I’ll never forget the day my new driver’s license came with a shiny “F” in the gender field. I opened it, crying with joy, and danced around the bedroom of my tiny basement apartment. I was so sweaty from my bike ride home in the Virginia heat that I got the papers wet as I tore them out of the envelope. It was the first time I’d held an official document that reflected my transition.

But I’ll also never forget the next time I tried to buy a bottle of rum.

The attendant insisted that the “F” gender marker on my license was evidence that my ID was fake. Even after I tried explaining the deeply personal details of my medical history — I was a trans woman at the beginning of my transition — he refused to sell me alcohol.

Nobody doubted I was of age. So I can’t help but wonder: Why did the gender marker need to be there at all? What business does the government have with my gender or my sex?

A handful of states and the District of Columbia have made life a lot easier for some trans and gender-nonconforming people by allowing them to change their gender and/or sex markers on official documents at will. And some of these institutions allow people to select an “X” option in lieu of an “M” or “F.”

On the face of it, this is pretty good. Trans, non-binary, and gender-nonconforming (or GNC) people do, in fact, exist. Policies that recognize their cultural, historic and scientific realities — and make our documents more accurate — often keep us safer.

With laws like this, a trans woman like me doesn’t need to explain away an “M” marker to a prospective employer, renter or bartender. This is a big deal, because trans people can still be legally denied employment, housing and access to spaces of public accommodation in more than half of U.S. states. Make no mistake, these laws are definitely good when they protect the agency, privacy and safety of trans and GNC people.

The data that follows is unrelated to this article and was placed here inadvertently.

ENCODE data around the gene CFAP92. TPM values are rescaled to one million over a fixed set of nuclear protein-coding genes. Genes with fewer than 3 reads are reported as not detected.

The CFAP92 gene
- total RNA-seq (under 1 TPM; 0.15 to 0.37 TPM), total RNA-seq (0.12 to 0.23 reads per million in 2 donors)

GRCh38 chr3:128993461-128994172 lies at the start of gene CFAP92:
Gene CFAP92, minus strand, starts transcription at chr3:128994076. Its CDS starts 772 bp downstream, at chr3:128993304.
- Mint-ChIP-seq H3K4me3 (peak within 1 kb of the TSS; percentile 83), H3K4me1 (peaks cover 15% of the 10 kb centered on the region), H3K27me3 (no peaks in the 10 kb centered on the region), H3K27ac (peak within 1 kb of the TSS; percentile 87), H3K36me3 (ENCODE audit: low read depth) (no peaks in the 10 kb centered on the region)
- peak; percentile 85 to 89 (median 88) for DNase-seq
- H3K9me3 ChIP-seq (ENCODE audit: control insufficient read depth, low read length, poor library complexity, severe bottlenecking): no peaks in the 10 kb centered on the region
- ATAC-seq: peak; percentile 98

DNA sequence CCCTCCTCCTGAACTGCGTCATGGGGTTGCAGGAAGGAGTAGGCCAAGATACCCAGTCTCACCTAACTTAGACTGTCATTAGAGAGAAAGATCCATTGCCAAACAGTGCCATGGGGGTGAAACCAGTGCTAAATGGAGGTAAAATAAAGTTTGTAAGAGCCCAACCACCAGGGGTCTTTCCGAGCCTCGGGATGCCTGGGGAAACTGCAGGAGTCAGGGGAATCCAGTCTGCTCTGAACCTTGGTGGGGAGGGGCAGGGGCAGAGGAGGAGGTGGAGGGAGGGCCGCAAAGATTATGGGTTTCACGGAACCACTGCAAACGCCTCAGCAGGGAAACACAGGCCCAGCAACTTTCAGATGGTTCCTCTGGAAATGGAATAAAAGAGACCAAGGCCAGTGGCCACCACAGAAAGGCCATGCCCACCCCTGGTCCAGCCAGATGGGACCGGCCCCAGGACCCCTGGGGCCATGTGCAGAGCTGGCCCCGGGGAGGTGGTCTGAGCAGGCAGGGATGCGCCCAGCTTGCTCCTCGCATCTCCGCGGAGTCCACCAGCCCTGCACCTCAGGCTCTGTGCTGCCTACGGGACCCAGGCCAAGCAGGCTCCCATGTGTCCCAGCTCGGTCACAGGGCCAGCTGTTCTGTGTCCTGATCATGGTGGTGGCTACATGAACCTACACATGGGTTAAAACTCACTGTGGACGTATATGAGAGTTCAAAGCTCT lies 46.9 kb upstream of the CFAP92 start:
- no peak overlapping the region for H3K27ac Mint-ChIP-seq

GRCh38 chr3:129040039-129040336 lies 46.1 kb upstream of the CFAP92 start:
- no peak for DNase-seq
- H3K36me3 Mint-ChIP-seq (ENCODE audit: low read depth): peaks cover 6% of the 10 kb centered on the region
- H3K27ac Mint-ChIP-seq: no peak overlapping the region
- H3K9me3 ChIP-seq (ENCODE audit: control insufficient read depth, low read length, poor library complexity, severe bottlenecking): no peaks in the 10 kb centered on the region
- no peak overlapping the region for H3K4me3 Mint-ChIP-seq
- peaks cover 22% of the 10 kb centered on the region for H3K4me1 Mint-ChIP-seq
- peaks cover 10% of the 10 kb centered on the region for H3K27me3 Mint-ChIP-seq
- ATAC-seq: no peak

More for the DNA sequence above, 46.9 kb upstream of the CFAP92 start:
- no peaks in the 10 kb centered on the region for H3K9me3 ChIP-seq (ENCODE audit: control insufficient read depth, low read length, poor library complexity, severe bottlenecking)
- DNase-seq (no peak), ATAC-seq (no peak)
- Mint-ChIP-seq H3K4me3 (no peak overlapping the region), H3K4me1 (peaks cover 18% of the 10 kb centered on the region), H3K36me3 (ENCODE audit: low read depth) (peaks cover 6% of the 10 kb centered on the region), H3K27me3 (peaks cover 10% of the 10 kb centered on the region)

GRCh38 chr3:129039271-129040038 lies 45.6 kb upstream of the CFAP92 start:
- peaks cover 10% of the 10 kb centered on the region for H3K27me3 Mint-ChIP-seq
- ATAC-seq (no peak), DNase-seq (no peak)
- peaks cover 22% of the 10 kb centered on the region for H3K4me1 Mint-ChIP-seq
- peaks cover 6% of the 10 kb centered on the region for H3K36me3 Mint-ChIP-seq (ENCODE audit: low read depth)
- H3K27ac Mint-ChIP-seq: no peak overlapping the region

But they can also put a target on our backs. In addition to my trouble buying rum, I’ve had officers of the law and bartenders alike use the marker on my IDs to belittle me in public and question the legal authenticity of my name. Those who choose an X marker could face similar humiliation and discrimination from those who refuse to understand non-binary identities.

These painful interactions are completely unnecessary. Our photos, names and dates of birth all serve to confirm or deny our identity more than sufficiently.

My doctor sometimes needs to be informed about my medical history and the ways it intersects with my gender, but does my employer? Does my landlord? What about the bartender or the police officer? When was the last time someone asked you about the gender on your driver’s license instead of just looking at you?

I celebrated getting the gender marker changed on my driver’s license, birth certificate, passport and Social Security card. It’s nice to have the state validate my identity. But it also hasn’t changed anything about the way I move through the world. It hasn’t made going through TSA, or doing anything else as a trans person, any easier.

The government doesn’t use this information for much, so why do they need it to begin with? Doctors can assess necessary details around a person’s sex and medical history by talking to their patients and examining them as appropriate, and most law enforcement doesn’t actually pay attention to ID documents in assigning people to gendered facilities.

Just about the only party who does seem to care about what marker is on a driver’s license is auto insurance companies, who use the information to overcharge young men and older women for auto insurance.

In the end, an “X” option can be both relieving and safer for some trans and GNC people. It can make them feel seen and recognized, reduce administrative confusion and even keep people out of harm’s way. But making a tri-nary out of a binary is hardly a solution. The government doesn’t need to know my gender, and neither does my bartender or landlord.

If we want a real solution that makes everyone safer, let’s cut the paperwork and just get rid of the thing.

Robin Carver is a development associate at the Institute for Policy Studies.

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